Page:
But the Primary Health Care system does not support allied health professionals to do this work. There is a significant mismatch between the level of support a consumer needs to adopt wellness behaviours and that which is funded through the Medical Benefits Schedule.  Much of the work allied health professionals currently undertake in this area is paid for through private health insurance and the workers’ compensation system.  In other words, the Australian “universal” health system does not support those who need it most.
 
Further public consultations on the Primary Health Care 10 Year Plan will be held in early 2020.  A discussion paper will be issued in early-2020 with the consultation period expected to run for eight weeks, and the Plan to be delivered by mid-2020. I encourage all our members to participate in this public consultation to ensure we have an accessible and equitable primary health care system that meets the needs of rural and remote Australians.
 
I sincerely hope you have a joyous Christmas with family and loved ones. I look forward to working with you all in 2020 for a better health system that truly supports our health and wellbeing.

Cath

Xmas Office hours

The SARRAH national office will be closed from midday 24/12/2019 and will reopen on Monday 6/1/2020

"A Rural Life" Photo Competition Winner
We would like to thank all of the people who submitted photos for our competition. What wonderful examples of a rural life we received.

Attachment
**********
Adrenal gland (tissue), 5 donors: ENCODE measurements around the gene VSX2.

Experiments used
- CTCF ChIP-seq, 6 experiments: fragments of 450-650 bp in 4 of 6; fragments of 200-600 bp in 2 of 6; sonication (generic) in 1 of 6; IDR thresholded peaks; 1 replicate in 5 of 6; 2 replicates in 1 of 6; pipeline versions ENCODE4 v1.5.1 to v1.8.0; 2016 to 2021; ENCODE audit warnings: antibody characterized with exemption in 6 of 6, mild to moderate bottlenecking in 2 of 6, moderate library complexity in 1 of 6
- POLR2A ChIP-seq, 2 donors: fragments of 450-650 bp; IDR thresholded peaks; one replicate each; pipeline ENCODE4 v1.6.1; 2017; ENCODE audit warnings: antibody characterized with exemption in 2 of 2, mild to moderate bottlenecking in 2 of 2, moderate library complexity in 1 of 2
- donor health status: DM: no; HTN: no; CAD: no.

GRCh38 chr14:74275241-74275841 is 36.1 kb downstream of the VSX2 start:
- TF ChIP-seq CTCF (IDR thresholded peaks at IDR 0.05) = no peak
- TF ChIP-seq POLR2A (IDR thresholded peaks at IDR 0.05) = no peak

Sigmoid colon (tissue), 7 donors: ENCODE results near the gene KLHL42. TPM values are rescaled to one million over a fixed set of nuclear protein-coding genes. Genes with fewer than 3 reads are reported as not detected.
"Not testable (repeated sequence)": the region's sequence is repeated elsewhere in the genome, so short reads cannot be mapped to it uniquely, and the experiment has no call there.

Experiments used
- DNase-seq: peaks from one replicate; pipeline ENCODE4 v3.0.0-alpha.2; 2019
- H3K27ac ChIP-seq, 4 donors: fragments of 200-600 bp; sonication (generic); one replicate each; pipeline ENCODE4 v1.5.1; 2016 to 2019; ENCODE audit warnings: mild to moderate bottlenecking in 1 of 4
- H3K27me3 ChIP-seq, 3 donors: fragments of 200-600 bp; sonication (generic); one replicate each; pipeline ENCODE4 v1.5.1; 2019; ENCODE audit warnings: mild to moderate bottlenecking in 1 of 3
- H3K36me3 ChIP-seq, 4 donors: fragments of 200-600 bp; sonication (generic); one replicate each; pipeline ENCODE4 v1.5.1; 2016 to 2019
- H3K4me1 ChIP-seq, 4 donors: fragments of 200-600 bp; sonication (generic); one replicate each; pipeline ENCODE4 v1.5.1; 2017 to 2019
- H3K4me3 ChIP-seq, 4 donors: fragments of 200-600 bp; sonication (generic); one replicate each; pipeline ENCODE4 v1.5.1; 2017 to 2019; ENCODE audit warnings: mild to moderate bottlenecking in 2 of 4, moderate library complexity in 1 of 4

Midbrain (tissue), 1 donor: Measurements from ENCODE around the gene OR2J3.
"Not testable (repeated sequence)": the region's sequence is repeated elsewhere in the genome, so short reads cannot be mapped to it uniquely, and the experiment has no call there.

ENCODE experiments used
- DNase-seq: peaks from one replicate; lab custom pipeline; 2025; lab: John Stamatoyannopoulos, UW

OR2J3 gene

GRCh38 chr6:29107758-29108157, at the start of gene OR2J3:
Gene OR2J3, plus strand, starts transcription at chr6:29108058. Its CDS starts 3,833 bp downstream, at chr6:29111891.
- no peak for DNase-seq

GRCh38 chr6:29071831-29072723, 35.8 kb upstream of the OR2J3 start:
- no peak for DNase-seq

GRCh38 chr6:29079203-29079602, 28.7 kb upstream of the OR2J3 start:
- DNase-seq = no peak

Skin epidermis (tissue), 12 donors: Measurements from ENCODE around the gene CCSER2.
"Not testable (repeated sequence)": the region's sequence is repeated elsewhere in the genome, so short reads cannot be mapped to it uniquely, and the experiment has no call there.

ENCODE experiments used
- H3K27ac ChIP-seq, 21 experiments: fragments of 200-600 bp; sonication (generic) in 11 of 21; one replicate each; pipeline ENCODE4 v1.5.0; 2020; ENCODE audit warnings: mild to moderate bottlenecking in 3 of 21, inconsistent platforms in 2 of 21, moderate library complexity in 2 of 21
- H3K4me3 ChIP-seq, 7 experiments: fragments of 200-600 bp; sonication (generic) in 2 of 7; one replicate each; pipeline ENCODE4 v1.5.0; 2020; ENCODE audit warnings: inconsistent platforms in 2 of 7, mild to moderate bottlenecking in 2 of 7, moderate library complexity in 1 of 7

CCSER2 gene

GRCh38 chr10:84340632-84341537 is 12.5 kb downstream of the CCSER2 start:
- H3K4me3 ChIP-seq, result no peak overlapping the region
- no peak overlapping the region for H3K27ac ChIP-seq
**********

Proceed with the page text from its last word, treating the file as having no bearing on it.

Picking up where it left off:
The photos were judged by SARRAH national office staff and also Amelia Druhan the Chief Operating Officer of CRANAPlus who shares office space with us.
And the winner is ........... Katie Anderson, Student Paramedic.
Congratulations!!!

The wellbeing of Aussie kids varies by family circumstances and where they live
Children in Australia are generally happy, healthy and safe, according to a new report from the Australian Institute of Health and Welfare (AIHW). But children’s experiences and outcomes can vary depending on where they live and their families’ circumstances.  The report, Australia’s children, brings together data about children and their experiences at home, school and in their communities, along with statistics on important influences such as parental health, family support networks and household finances. The report focuses generally on children aged 0-12, spanning infancy, early childhood and primary school years. More here

Other News

Climate an all-consuming health issue - Smoke from bushfires has produced air pollution of up to 11 times the base ‘hazardous’ level in parts of Sydney and New South Wales. High levels of air pollution are expected to continue.
Making the most of the summer holidays for people living with dementia - The summer holidays are traditionally a time for families and friends to gather together but for people living with dementia, their families and carers, the time can be fun but challenging. To help make the most of the holidays, Dementia Australia has some tips to support people impacted by the disease.